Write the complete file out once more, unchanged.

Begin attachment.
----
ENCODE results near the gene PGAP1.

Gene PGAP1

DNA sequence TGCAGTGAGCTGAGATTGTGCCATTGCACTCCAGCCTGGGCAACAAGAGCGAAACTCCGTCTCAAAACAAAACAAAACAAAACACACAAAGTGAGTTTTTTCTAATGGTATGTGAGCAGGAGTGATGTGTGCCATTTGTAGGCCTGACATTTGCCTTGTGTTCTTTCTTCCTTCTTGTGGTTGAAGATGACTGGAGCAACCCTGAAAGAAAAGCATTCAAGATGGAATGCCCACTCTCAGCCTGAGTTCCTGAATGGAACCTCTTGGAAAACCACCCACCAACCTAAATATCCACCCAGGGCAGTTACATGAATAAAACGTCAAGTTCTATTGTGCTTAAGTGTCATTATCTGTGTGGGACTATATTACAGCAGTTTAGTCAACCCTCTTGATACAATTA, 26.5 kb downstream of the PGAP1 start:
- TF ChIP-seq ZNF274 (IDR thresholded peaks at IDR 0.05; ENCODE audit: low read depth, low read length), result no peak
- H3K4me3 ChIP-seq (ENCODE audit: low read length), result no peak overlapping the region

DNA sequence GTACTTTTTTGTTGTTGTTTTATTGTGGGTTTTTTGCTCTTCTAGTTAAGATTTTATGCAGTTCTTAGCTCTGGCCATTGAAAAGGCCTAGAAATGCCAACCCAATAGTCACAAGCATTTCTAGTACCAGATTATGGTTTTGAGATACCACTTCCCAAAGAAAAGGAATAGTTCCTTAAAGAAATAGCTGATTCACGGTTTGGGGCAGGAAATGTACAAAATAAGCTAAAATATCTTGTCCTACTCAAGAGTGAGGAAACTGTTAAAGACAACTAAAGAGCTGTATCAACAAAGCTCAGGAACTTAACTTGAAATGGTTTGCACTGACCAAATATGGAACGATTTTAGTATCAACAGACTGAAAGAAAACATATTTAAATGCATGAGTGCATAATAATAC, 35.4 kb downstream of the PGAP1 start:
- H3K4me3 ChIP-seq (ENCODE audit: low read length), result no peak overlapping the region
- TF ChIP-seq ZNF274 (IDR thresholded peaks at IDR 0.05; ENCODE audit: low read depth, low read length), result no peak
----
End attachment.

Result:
ENCODE results near the gene PGAP1.

Gene PGAP1

DNA sequence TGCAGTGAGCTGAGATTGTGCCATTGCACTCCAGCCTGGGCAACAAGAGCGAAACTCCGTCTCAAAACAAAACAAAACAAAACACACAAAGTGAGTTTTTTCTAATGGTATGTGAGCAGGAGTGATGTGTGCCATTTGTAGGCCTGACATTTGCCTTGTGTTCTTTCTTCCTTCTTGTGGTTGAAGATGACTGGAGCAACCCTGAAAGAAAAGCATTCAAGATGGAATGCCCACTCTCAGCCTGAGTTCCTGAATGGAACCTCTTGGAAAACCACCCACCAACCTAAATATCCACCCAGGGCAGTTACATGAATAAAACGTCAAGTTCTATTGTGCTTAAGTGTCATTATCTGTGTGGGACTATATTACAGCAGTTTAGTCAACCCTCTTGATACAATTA, 26.5 kb downstream of the PGAP1 start:
- TF ChIP-seq ZNF274 (IDR thresholded peaks at IDR 0.05; ENCODE audit: low read depth, low read length), result no peak
- H3K4me3 ChIP-seq (ENCODE audit: low read length), result no peak overlapping the region

DNA sequence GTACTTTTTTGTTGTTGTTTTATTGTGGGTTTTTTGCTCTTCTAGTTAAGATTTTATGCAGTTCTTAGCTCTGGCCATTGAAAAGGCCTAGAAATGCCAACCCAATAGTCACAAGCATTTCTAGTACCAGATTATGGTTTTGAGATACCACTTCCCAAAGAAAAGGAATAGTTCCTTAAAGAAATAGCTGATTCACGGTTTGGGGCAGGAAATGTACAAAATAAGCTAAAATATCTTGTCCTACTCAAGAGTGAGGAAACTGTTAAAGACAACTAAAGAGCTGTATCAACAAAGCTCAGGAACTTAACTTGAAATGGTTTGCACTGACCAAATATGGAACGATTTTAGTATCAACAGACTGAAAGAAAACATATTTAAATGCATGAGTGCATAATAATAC, 35.4 kb downstream of the PGAP1 start:
- H3K4me3 ChIP-seq (ENCODE audit: low read length), result no peak overlapping the region
- TF ChIP-seq ZNF274 (IDR thresholded peaks at IDR 0.05; ENCODE audit: low read depth, low read length), result no peak